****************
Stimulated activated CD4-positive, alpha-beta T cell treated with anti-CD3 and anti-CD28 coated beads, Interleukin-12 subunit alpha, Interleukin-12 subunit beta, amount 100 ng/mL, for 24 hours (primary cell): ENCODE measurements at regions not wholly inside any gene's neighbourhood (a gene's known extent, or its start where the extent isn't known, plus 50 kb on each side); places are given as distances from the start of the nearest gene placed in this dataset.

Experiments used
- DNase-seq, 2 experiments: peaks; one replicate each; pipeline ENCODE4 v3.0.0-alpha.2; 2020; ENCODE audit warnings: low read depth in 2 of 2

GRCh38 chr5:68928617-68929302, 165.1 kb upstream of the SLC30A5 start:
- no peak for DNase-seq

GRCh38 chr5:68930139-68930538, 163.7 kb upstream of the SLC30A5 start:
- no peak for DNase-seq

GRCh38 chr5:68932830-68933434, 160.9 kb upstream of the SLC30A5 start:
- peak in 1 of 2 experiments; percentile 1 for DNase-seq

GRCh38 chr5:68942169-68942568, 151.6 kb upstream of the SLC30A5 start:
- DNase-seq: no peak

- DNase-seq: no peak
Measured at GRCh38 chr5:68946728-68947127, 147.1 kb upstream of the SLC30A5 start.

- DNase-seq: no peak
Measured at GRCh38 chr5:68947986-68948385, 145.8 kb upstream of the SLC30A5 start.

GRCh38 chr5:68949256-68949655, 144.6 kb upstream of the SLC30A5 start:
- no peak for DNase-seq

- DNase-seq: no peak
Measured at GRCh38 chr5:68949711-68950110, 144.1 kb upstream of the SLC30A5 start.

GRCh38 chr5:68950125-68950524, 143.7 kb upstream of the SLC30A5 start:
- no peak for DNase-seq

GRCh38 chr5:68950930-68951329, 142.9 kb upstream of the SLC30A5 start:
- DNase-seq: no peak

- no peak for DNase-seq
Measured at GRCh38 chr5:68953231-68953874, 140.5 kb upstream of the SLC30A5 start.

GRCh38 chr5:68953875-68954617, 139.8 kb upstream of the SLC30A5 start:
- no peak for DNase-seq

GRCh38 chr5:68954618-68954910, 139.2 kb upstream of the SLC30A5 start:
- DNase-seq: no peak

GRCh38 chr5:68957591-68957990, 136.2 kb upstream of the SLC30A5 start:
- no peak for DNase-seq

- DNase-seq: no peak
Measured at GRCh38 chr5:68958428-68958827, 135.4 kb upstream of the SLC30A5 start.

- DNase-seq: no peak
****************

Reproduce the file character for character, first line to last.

Stimulated activated CD4-positive, alpha-beta T cell treated with anti-CD3 and anti-CD28 coated beads, Interleukin-12 subunit alpha, Interleukin-12 subunit beta, amount 100 ng/mL, for 24 hours (primary cell): ENCODE measurements at regions not wholly inside any gene's neighbourhood (a gene's known extent, or its start where the extent isn't known, plus 50 kb on each side); places are given as distances from the start of the nearest gene placed in this dataset.

Experiments used
- DNase-seq, 2 experiments: peaks; one replicate each; pipeline ENCODE4 v3.0.0-alpha.2; 2020; ENCODE audit warnings: low read depth in 2 of 2

GRCh38 chr5:68928617-68929302, 165.1 kb upstream of the SLC30A5 start:
- no peak for DNase-seq

GRCh38 chr5:68930139-68930538, 163.7 kb upstream of the SLC30A5 start:
- no peak for DNase-seq

GRCh38 chr5:68932830-68933434, 160.9 kb upstream of the SLC30A5 start:
- peak in 1 of 2 experiments; percentile 1 for DNase-seq

GRCh38 chr5:68942169-68942568, 151.6 kb upstream of the SLC30A5 start:
- DNase-seq: no peak

- DNase-seq: no peak
Measured at GRCh38 chr5:68946728-68947127, 147.1 kb upstream of the SLC30A5 start.

- DNase-seq: no peak
Measured at GRCh38 chr5:68947986-68948385, 145.8 kb upstream of the SLC30A5 start.

GRCh38 chr5:68949256-68949655, 144.6 kb upstream of the SLC30A5 start:
- no peak for DNase-seq

- DNase-seq: no peak
Measured at GRCh38 chr5:68949711-68950110, 144.1 kb upstream of the SLC30A5 start.

GRCh38 chr5:68950125-68950524, 143.7 kb upstream of the SLC30A5 start:
- no peak for DNase-seq

GRCh38 chr5:68950930-68951329, 142.9 kb upstream of the SLC30A5 start:
- DNase-seq: no peak

- no peak for DNase-seq
Measured at GRCh38 chr5:68953231-68953874, 140.5 kb upstream of the SLC30A5 start.

GRCh38 chr5:68953875-68954617, 139.8 kb upstream of the SLC30A5 start:
- no peak for DNase-seq

GRCh38 chr5:68954618-68954910, 139.2 kb upstream of the SLC30A5 start:
- DNase-seq: no peak

GRCh38 chr5:68957591-68957990, 136.2 kb upstream of the SLC30A5 start:
- no peak for DNase-seq

- DNase-seq: no peak
Measured at GRCh38 chr5:68958428-68958827, 135.4 kb upstream of the SLC30A5 start.

- DNase-seq: no peak